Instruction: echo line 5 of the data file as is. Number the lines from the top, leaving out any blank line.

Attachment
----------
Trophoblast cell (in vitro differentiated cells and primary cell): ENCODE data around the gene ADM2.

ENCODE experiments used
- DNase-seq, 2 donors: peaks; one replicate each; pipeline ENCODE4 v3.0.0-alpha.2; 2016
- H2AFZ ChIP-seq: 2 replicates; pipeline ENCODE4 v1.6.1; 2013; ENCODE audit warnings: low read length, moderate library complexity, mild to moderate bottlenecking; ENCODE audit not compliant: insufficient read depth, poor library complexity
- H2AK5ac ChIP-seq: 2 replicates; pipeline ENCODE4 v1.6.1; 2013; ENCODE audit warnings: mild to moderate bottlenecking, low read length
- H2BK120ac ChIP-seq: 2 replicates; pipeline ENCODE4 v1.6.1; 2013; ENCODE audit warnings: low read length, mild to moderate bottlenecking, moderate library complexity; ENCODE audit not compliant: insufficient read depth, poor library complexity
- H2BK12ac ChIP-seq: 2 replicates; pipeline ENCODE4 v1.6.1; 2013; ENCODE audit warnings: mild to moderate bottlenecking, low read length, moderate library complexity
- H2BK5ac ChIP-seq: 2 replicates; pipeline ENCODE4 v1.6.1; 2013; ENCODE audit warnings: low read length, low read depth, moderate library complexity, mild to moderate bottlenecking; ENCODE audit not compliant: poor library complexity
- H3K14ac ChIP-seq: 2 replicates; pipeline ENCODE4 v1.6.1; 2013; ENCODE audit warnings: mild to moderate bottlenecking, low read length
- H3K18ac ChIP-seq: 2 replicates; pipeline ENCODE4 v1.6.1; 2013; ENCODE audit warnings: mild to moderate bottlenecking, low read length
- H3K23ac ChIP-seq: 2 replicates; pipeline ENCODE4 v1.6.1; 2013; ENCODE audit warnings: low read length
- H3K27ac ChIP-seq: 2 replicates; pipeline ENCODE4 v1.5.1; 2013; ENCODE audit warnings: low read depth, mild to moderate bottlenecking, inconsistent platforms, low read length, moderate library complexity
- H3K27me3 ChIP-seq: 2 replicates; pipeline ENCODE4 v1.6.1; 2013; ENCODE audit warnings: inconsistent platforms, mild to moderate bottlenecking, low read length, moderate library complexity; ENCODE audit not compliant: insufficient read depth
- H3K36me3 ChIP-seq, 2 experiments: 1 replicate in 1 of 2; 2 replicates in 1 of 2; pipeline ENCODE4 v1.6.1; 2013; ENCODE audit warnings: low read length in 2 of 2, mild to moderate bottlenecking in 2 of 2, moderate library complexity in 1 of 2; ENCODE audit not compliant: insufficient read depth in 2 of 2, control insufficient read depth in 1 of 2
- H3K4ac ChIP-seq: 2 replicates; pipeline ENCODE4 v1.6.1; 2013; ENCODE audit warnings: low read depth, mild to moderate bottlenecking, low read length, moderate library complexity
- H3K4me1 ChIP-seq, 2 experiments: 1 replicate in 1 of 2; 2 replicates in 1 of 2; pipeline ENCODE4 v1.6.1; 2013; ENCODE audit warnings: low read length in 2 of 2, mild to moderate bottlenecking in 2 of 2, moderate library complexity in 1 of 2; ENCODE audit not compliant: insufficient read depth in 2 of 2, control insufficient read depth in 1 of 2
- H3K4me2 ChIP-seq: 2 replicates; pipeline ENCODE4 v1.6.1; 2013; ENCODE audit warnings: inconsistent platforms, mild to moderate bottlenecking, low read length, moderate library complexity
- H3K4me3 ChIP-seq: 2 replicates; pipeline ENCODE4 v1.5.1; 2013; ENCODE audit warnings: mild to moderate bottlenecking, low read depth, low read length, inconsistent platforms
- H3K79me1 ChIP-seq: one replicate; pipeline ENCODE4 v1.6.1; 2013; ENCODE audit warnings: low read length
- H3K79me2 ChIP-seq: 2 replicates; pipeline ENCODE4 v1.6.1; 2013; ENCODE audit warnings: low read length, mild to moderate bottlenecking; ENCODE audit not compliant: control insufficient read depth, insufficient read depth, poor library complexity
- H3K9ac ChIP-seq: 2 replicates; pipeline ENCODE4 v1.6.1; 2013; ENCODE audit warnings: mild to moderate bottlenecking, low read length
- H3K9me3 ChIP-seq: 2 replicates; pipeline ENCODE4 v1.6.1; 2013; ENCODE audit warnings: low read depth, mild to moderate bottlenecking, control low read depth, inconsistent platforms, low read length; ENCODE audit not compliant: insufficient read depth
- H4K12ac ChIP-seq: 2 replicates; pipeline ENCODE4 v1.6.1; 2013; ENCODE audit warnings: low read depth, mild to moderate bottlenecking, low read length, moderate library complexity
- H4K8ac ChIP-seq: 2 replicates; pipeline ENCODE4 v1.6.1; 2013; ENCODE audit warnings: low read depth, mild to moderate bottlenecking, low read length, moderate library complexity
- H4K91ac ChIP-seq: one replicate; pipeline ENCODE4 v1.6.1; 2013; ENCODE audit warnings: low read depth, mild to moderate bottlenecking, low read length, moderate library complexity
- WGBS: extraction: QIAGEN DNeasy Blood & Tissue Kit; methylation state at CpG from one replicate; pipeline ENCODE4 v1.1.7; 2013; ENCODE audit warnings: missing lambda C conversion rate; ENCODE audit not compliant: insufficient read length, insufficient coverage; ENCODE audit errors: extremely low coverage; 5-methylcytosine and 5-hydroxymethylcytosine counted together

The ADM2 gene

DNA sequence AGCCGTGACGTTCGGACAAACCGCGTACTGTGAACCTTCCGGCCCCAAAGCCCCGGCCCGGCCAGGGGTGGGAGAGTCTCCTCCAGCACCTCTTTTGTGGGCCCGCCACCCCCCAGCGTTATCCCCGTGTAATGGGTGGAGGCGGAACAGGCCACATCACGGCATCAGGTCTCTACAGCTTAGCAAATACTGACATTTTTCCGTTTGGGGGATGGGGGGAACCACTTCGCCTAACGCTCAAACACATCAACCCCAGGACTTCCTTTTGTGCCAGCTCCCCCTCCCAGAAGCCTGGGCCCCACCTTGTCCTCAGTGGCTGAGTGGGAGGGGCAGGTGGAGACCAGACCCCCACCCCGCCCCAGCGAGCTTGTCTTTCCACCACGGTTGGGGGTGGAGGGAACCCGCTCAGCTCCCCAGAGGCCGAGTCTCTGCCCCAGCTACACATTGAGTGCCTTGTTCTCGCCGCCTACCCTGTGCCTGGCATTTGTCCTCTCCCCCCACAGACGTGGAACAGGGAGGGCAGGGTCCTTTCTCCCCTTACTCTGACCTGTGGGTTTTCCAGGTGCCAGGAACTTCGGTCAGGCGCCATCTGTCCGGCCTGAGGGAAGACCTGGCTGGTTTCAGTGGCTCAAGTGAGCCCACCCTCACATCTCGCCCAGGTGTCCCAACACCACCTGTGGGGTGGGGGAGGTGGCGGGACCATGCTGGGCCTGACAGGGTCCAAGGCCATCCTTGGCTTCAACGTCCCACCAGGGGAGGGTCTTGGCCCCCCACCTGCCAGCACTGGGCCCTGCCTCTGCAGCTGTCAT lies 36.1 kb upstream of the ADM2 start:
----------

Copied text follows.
- H2AK5ac ChIP-seq: 2 replicates; pipeline ENCODE4 v1.6.1; 2013; ENCODE audit warnings: mild to moderate bottlenecking, low read length